I was working on one of my blogs over the weekend and unfortunately ran into a dilemma that I’m sure you’ve experienced before. I really wanted to the change the permalink structure on my wordpress installation yet was hesitant because of the potential ramifications.

I’ve been using the same permalink structure for a couple years (/%category%/%postname%/) and was in denial of the negative SEO effects associated with that structure on my particular site which has redundant subcategories, among other keyword duplications in my urls.

Wait. That is easy.

Not so fast ambitious blogger. Haven’t you forgot something?


WordPress does not automatically redirect these new links while search engines have an emotional attachment to your links as they are. That is why it’s important to redirect the old links properly with 301 redirects.

With all of that jargon out of the way. I honestly spent a good 24 hours combing the web in search of a proper solution. Yet, despite my most creative efforts, I could not stop landing on Dean’s outdated migration plugin.

Fully understanding the risks, I decided that I would install the plugin and give it a shot. At first glance everything appeared well, my links were redirecting when I tested my old urls on google, everything was beautiful, there wasn’t a problem to be seen, besides a slight drawback that I will mention later.

Or so I thought.

I tried to leave a comment on my blog and was redirected to the dreaded 404 not found page which is an immediate sign that there was going to be a multitude of issues. Without getting into further detail, if you followed my same path, “comment-page-1” might ring a bell. Another problem that I was lucky enough to experience before disabling the beast, was the fact that I couldn’t switch to the exact permalink structure that I was planning on using. Thus meaning that I had to settle for (/%postname%/) which wordpress advises against for performance reasons.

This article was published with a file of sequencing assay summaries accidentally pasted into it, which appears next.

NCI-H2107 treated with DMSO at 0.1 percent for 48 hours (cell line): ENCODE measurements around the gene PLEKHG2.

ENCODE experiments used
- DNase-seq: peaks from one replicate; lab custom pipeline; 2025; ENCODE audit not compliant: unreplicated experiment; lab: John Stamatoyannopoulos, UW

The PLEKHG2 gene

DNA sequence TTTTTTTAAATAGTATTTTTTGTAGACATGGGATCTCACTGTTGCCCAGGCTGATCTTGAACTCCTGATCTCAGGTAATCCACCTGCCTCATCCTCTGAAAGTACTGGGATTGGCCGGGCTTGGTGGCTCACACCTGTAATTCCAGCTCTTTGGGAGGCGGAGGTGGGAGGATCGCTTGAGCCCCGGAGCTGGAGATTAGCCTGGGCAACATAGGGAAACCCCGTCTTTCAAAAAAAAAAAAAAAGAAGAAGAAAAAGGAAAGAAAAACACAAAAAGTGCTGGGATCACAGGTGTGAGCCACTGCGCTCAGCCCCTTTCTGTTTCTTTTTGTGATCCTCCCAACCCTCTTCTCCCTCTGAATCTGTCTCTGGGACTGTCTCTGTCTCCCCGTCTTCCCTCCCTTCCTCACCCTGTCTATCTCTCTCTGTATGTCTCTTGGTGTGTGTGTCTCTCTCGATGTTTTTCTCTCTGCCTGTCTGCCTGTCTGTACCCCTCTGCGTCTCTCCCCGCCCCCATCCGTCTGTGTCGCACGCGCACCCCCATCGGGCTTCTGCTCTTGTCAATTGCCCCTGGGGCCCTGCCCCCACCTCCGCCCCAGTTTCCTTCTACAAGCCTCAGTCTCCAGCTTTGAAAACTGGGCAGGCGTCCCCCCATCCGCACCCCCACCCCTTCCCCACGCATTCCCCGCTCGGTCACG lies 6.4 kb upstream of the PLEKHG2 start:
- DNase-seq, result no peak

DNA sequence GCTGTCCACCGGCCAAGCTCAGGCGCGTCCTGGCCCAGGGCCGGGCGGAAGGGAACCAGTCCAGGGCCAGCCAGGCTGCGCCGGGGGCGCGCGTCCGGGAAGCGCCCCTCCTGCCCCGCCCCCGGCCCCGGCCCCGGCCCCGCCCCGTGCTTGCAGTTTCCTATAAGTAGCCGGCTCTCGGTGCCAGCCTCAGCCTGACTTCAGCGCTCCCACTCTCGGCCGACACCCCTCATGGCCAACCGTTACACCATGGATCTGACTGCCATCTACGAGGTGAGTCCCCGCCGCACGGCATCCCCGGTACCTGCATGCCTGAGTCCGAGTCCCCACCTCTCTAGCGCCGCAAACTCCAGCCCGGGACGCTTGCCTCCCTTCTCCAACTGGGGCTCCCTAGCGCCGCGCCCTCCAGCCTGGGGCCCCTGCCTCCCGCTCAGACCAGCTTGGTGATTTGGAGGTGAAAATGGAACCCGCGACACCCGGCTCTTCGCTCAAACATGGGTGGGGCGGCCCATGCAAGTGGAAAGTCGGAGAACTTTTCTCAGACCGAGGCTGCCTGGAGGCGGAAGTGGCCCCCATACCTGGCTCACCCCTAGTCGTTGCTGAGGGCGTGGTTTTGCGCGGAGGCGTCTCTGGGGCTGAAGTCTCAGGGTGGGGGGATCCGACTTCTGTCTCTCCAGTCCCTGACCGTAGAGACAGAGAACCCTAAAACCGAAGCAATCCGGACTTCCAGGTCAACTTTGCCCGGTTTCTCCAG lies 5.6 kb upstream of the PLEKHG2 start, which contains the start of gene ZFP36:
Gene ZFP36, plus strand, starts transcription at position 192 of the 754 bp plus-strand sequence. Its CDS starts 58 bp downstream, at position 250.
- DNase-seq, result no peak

I’ve got a good enough server with Godaddy so that wasn’t really a main concern. It is good to note that the optimal permalink structure for performance includes a date or id before the postname. It is safe to say that is true SEO wise as well.

One more note, if you’re currently using Dean’s migration plugin or something similar, switching might be a good idea because some search engines take ages to update all your links and if you disable the plugin then you’re back in the same boat.

How did you change your permalink structure then?

Some how I ended up stumbling on, Platinum SEO Pack. Don’t let the name fool you, it’s absolutely free. Luckily for me it allows you to import your All in One Seo settings and seemingly has all the same features if not more.

What I needed was clearly defined in the feature list.

* Automatic 301 redirects for any permalink changes
* Canonical URLs
* Optimized Post and Page Titles for search engines
* Generates all SEO relevant META tags automatically

Seeing is believing. I simply enabled the plugin and my permalink structure was correctly 301 redirecting according to W3C’s link validator.

What I found outstanding is that nobody has mentioned this solution to what would seem like common problem for wordpress users.

I can’t validate the author of the plugin any further than wordpress does. I just found this solution and wanted to share it with you, hopefully saving people time in the process.

I’ll let you have the debate on the best structure, but at least you can change your permalinks without any great fright unless you’re slightly paranoid of the wrath of google. I don’t blame you. If you do believe that 301 redirects will negatively affect your rankings, remember that a small hit in the short term is still probably worth the long term benefits.

Download Platinum Seo Pack

Please leave a comment if you have any opinions on the matter at hand. Furthermore, if you found this helpful in any way than make sure to post up your appreciations, maybe the author of the plugin (Rajesh) will read them.

I also hope that I didn’t come off as unfair to Dean who is the author of the permalink migration plugin. He seems to have done great work and maybe his plugin still benefits some.

Similar Posts